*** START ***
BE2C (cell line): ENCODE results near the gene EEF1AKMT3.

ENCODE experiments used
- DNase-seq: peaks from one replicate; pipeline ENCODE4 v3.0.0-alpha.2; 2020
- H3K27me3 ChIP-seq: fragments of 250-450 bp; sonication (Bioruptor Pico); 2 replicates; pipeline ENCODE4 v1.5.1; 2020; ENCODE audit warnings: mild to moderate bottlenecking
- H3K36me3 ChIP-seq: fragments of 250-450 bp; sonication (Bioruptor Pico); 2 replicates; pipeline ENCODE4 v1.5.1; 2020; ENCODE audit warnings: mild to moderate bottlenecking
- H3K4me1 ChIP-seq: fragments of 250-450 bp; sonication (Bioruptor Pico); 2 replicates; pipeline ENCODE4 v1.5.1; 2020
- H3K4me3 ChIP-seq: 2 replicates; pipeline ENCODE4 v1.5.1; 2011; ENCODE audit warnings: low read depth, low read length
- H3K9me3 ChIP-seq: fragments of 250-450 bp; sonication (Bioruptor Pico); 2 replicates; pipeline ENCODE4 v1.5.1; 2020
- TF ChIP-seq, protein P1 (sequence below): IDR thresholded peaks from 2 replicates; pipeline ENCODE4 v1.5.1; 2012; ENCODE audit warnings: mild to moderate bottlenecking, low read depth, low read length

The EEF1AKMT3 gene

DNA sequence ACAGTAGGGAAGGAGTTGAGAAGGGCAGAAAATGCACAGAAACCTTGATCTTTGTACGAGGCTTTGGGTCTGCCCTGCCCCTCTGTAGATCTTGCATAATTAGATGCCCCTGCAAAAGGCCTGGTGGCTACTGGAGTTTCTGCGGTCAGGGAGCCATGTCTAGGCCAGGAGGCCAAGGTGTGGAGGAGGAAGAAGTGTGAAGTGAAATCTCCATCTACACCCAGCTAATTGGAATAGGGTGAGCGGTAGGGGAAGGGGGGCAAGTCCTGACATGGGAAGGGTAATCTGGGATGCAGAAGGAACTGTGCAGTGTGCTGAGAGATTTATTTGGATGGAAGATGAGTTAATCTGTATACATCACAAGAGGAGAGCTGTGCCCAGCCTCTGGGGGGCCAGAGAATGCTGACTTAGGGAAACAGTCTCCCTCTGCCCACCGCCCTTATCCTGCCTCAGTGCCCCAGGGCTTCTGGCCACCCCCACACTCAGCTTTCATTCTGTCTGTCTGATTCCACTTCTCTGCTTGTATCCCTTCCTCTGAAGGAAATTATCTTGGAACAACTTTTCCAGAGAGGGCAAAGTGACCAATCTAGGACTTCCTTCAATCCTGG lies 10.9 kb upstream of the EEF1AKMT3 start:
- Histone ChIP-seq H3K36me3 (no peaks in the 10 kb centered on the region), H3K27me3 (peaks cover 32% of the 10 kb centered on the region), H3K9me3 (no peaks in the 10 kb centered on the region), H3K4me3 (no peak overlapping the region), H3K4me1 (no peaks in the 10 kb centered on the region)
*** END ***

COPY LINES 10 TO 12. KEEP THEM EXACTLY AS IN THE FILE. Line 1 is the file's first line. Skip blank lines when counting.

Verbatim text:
The EEF1AKMT3 gene

DNA sequence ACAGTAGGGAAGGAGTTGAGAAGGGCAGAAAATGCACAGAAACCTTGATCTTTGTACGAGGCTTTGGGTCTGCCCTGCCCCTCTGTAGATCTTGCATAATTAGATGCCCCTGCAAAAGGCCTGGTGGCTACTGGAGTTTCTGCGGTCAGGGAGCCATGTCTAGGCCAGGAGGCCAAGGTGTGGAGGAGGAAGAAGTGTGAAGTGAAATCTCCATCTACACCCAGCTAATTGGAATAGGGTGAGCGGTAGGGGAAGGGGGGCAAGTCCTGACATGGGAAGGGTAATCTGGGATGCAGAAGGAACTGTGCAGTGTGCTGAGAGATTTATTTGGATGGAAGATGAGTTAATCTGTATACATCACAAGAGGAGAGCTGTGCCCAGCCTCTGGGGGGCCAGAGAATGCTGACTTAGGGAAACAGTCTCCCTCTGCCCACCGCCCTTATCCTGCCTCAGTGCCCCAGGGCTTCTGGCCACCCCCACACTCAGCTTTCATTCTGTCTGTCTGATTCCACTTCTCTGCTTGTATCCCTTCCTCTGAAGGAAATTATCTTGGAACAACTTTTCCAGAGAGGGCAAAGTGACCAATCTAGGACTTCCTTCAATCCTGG lies 10.9 kb upstream of the EEF1AKMT3 start:
- Histone ChIP-seq H3K36me3 (no peaks in the 10 kb centered on the region), H3K27me3 (peaks cover 32% of the 10 kb centered on the region), H3K9me3 (no peaks in the 10 kb centered on the region), H3K4me3 (no peak overlapping the region), H3K4me1 (no peaks in the 10 kb centered on the region)